A international so-called science institute has for years embedded itself on public health panels run by the European Union and United Nations, only to work against the goals of such bodies by pushing the profit-focused agendas of the tobacco, pesticide, and other industries, according to a new study.
World Health Organization (WHO) consultant Simon Barquera tweeted Monday that it was “Black Monday” for the Washington, D.C.-based International Life Sciences Institute (ILSI) after researchers at two universities and the U.S. Right to Know organization released a study showing that the group has received millions of dollars from the industries it’s meant to protect consumers from.
Today is #blackmonday for #ILSI an organization that has blocked public health nutrition efforts in Mexico & other countries | 🥤🚫— Simón Barquera (@SBarquera) June 3, 2019
Are industry-funded charities promoting “advocacy-led studies”: a case study of the International Life Sciences Institute | https://t.co/vYBzgVIjui
According to researchers at Cambridge University and Bocconi University in Milan, top officials at ILSI often sit on international panels where government leaders discuss the negative impacts tobacco, sugary foods, and chemicals have on the public—but use their positions to push for lax regulations on those products.
ILSI “has been used by its corporate backers for years to counter public health policies,” head researcher Sarah Steele told The Guardian.
“ILSI should be regarded as an industry group—a private body—and regulated as such, not as a body acting for the greater good,” she added.
Steele and her team uncovered documents like a 2015 email from ILSI founder Alex Malaspina to executives at Coca-Cola, in which he called new sugar intake guidelines in the U.S. a “disaster” for the soft drink company.
The new rules could give way to a host of public health-focused regulations, Malaspina wrote, including taxes on sodas and new efforts to educate the public about limiting sugar consumption.
Ultimately, Malaspina said the guidelines could lead to “a great pressure from CDC and other agencies to force industry to start deducing drastically the sugar we add to processed foods and beverages.”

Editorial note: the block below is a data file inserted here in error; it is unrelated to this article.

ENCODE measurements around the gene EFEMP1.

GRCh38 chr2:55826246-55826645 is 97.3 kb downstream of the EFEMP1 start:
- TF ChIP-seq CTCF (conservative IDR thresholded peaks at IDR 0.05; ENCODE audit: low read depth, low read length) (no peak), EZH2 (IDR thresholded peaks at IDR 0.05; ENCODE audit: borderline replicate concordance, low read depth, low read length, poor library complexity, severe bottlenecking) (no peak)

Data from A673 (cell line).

Such concerns, critics said Monday, were incongruous for the head of an organization whose stated mission “is to provide science that improves human health and well-being and safeguards the environment.”
industry wolf disguised as scientific health charity—US-based Internat’l Life Sciences Institute (ILSI) has experts in key positions on EU and UN regulatory panels—used by corporate backers (Monsanto, Kraft, Nestlé) to counter public health policies https://t.co/8zrqnOC1fT— Sara Laughter (@GreenAwakening) June 3, 2019
Just an example of a conversation between #Coke president and founder of #ILSI documented in this article. Very disappointing but not surprised #FAIL pic.twitter.com/mKHYxKICaT— Simón Barquera (@SBarquera) June 3, 2019
The International Life Sciences Institute (@ILSI_Global) is a well-known industry front group (although apparently it is not yet well-known enough). https://t.co/c20UJAB47p— Tyler Smith (@tyler_js_smith) June 3, 2019
The newly-released research, published in Globalization and Health, also shows how ILSI’s conflicts of interest kept it from regulating companies like Monsanto, whose use of the carcinogenic chemical glyphosate in its weedkiller, Roundup, resulted in the product being banned in a number of European countries.
After ILSI Europe received more than $1 million from Monsanto and an affiliated company, Croplife International, the group’s vice president chaired a U.N. panel which determined glyphosate was safe for humans.
According to The Guardian, ILSI representatives are still serving on panels which recommend how to regulate chemicals like glyphosate. One recent report called on European regulators to roll back its ban on the chemical, shifting to a model that allows products to remain on the market if they demonstrate a so-called “acceptable risk” to public health.
“While ILSI purports to be working for health and well-being of populations internationally,” the researchers concluded, “we identified attempts by ILSI to influence individuals, professional guidance, and policy, both locally and internationally, while we saw evidence that its corporate members deploy it as a tool to promote their interests globally.”
“Policy makers, international bodies, and the medical and research communities, should approach ILSI’s work with caution, viewing it as industry funded and influenced,” they added.
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